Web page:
To make the bobbin and flyer whorls, I must do the math.   A few minutes of math and wood turning to save hours and hours of spinning.

To do the math, I need to plan the kind of yarn, its grist, and calculate the twist.  See Alden Amos BBB pg 383.  I calculate DRS and make the whorls.  Grist. Twist. Yarn Construction (woolen/ worsted).  Give me 2 of the 3,  and I can tell you the third. The Bradford spin count system and DRS makes spinning specific yarns easy.  DRS defines the twist.  Each twist defines the grist of two yarns -- one worsted and one woolen.

Once I have the whorls, I can spin fine and fast for a long, long time. The whorls will last for millions of yards of singles.   A few hours of math and wood turning, and in a month I can spin what would take others 3 months to spin.  Of course, if you are the fastest spinner at the fair, it will take you 3 only 3 months and the others will take much longer.  It is a matter that DRS can control drafting at higher speeds than you can.

Now, you show me a pile of fleece, and tell me that you want as much yarn as possible spun from it.

I take out my "twisty stick" estimate the spin count, and given the weight of the fleece, I can easily calculate how much yarn can be spun from the pile (spinning at the spin count), and how long it will take.  Every contract spinner needed to be able to make these calculations.  Likewise, every factor needed to be able to make these calculations.  It was by getting such calculations correct that the Medici family made their fortune.

Or, if you want a particular grist of yarn, I can tell you if that grist can be reasonably spun from that wool, and if it can, how long it will take. Or, I take my twisty stick to the fair, and estimate how much effort it will be to spin THAT sack into THE yarn that I want.  Or, I can order 56 count long wool and know how it will spin. The Bradford system tells me what I need to know.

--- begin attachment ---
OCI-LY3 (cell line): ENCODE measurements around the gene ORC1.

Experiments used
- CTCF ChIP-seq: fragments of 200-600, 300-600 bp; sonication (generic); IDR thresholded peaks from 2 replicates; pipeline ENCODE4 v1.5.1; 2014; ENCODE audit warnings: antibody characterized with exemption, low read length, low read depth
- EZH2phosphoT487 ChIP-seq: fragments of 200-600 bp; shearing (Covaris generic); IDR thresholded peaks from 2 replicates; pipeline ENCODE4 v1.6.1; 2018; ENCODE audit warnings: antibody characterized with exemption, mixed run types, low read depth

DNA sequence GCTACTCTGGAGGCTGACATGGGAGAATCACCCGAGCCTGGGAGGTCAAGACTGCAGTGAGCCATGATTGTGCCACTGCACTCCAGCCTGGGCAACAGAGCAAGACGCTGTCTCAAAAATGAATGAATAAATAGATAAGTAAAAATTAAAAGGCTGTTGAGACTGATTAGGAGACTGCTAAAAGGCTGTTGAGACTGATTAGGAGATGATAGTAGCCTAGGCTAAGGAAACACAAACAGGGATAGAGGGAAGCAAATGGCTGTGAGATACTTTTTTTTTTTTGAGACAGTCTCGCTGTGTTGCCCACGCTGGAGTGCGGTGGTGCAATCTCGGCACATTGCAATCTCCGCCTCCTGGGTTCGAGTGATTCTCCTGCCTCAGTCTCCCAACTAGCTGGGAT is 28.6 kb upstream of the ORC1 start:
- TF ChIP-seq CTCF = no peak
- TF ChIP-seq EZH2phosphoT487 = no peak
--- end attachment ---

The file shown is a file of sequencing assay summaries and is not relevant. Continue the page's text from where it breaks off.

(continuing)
In spinning, time is money. The Bradford Spin Count system was the conversion factor for:
 pounds of wool <=> yards of yarn,
from which twist and time could be easily calculated.
It worked for many hundreds of years.  It still works.

I spent 50 years in the metric system. I loved it.  I still love it, but for spinning, the Bradford Spin Count System is easier.  It was developed and refined by generations of professionals.  For spinning wool, it is more helpful than metric.

I do not waste my time with unhelpful numbers.

Friday, May 01, 2015

The drop spindle as a baseline.

By the early medieval period, it was common for spinsters (professional spinners) to rent spinning wheels.  Spinsters were paid by the length of yarn they produced, and a spinning wheel allowed them to produce more yarn, so even after paying the rent on the spinning wheel, the spinner could have a higher net income.  (The large number of spinsters kept wagers down, so many spinsters did not have the capital to own their own wheel.)

I can spin yarns in the range of 3,000 to 8,000 ypp about a third faster (e.g., 1,300 rpm) with a spindle than I can with a typical modern wheel (1,000 rpm).  Since I am not terribly proficient with a drop spindle, I assume that professional spinners could spin with a drop spindle much faster than I can (e.g., more than 2,000 rpm for some grists.) Therefor, I assume that the spinning wheels of the early medieval period were much, much faster than the typical modern wheel.  My spinning wheel spins 2 or 3 times faster than I can spin with a spindle.  I think that spinning wheels circa 1400 likely inserted twist at ~2,500 rpm or more.   This is faster than contemplated by Alden Amos.